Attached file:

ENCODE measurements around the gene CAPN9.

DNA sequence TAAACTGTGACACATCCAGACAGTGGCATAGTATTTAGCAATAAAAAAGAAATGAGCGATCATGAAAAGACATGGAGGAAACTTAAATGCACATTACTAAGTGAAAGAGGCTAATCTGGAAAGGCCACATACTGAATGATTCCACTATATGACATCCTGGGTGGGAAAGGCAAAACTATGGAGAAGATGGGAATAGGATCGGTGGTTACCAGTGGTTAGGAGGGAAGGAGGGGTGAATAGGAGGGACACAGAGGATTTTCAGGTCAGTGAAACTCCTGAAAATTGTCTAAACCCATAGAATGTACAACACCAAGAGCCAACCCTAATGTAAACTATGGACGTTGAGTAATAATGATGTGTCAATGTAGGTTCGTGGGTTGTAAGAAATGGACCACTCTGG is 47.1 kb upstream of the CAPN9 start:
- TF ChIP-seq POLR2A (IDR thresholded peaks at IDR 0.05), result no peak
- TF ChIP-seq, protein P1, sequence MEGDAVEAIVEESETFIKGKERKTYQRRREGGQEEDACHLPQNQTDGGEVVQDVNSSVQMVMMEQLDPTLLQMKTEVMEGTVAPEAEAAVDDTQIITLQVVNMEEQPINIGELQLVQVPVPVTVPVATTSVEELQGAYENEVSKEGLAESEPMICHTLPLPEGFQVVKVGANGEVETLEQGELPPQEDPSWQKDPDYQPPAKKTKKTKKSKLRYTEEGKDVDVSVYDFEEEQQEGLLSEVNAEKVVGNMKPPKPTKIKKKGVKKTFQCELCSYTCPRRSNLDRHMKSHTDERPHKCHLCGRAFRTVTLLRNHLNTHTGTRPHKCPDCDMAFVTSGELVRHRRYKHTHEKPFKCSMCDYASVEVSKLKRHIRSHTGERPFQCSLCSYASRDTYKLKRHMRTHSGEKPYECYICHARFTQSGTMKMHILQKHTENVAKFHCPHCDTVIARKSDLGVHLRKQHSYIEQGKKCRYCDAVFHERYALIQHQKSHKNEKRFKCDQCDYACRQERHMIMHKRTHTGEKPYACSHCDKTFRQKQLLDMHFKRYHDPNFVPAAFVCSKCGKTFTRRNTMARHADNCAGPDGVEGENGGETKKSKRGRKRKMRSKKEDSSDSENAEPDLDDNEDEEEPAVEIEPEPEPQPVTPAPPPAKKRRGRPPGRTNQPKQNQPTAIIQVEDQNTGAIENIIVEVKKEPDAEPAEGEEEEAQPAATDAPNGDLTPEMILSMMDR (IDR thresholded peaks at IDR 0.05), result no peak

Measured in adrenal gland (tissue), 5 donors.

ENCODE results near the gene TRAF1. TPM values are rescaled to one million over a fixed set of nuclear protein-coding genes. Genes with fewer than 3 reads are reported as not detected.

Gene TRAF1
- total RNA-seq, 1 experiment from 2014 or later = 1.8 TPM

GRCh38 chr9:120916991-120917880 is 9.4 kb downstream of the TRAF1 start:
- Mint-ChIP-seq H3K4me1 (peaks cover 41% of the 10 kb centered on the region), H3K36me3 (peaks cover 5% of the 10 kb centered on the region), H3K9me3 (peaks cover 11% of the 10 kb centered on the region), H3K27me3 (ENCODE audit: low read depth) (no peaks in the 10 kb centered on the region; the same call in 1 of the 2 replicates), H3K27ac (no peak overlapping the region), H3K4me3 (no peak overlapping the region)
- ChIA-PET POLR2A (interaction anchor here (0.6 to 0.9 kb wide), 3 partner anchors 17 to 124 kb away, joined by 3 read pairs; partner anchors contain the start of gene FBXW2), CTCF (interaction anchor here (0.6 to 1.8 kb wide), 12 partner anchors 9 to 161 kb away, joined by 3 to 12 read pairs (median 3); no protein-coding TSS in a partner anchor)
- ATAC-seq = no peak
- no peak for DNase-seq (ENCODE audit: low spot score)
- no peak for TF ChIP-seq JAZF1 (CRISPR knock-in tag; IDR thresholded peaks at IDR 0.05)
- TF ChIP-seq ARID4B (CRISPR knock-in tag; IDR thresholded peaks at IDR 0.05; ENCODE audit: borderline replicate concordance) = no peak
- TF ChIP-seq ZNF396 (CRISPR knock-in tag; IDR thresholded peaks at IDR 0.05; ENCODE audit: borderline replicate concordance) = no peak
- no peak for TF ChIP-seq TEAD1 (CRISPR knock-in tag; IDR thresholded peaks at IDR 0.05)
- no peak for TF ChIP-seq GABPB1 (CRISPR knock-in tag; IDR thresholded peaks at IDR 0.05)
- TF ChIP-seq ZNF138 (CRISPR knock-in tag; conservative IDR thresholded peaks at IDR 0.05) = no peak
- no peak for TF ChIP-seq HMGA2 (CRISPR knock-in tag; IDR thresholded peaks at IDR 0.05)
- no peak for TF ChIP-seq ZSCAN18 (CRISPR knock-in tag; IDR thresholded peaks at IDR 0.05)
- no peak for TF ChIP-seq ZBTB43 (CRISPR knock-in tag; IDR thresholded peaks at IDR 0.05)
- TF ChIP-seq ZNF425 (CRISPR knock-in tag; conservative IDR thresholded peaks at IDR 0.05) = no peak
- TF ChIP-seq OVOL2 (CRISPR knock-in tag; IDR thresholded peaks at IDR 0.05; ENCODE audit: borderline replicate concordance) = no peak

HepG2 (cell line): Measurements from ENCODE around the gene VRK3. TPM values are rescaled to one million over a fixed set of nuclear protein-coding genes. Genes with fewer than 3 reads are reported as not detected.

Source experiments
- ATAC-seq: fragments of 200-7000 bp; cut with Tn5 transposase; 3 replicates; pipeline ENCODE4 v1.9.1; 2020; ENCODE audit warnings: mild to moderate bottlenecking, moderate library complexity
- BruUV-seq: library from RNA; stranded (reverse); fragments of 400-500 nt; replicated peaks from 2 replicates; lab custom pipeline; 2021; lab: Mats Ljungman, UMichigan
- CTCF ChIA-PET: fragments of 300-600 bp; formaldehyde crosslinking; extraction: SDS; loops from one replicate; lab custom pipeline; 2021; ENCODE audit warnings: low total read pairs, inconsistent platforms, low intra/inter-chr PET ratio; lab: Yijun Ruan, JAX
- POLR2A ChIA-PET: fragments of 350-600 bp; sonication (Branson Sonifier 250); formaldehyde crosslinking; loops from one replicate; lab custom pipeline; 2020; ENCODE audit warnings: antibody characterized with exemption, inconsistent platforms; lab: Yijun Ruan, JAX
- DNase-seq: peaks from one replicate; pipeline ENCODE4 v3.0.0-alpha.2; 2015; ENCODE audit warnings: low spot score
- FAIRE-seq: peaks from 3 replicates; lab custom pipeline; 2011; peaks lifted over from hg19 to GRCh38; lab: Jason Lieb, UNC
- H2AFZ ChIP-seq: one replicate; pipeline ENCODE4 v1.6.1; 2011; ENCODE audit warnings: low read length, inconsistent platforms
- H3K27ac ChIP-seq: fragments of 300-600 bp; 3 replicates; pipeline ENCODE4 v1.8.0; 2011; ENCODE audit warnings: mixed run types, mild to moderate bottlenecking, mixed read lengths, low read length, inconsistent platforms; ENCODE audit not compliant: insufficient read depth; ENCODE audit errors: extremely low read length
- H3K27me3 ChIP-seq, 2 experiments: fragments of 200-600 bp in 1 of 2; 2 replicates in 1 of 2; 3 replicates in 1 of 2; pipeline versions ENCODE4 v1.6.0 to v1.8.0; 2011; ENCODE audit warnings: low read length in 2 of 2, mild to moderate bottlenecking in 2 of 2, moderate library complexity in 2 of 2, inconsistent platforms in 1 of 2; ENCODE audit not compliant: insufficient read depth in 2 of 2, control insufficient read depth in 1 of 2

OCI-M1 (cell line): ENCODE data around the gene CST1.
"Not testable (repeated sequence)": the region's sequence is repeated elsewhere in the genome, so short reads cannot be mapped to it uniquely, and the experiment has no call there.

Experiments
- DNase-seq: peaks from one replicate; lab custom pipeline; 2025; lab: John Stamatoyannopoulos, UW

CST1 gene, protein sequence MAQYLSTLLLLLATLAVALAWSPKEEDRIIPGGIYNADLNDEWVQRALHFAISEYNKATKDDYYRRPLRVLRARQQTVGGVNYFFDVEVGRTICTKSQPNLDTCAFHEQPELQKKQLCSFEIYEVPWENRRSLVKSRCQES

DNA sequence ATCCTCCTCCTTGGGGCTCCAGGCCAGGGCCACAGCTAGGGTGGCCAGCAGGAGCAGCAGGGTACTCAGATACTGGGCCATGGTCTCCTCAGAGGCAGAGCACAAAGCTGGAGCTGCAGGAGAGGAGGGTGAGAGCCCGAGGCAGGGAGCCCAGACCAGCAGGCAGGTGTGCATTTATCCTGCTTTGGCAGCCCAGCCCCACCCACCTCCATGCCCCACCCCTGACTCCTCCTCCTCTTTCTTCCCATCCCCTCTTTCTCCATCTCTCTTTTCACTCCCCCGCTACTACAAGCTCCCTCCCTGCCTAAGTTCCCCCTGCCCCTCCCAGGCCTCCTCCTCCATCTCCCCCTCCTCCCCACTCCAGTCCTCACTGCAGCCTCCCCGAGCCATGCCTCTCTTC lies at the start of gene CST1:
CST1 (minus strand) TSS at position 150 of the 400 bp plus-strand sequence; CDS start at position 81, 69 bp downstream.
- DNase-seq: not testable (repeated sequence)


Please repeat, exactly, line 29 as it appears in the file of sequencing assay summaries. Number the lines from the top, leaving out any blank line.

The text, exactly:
- CTCF ChIA-PET: fragments of 300-600 bp; formaldehyde crosslinking; extraction: SDS; loops from one replicate; lab custom pipeline; 2021; ENCODE audit warnings: low total read pairs, inconsistent platforms, low intra/inter-chr PET ratio; lab: Yijun Ruan, JAX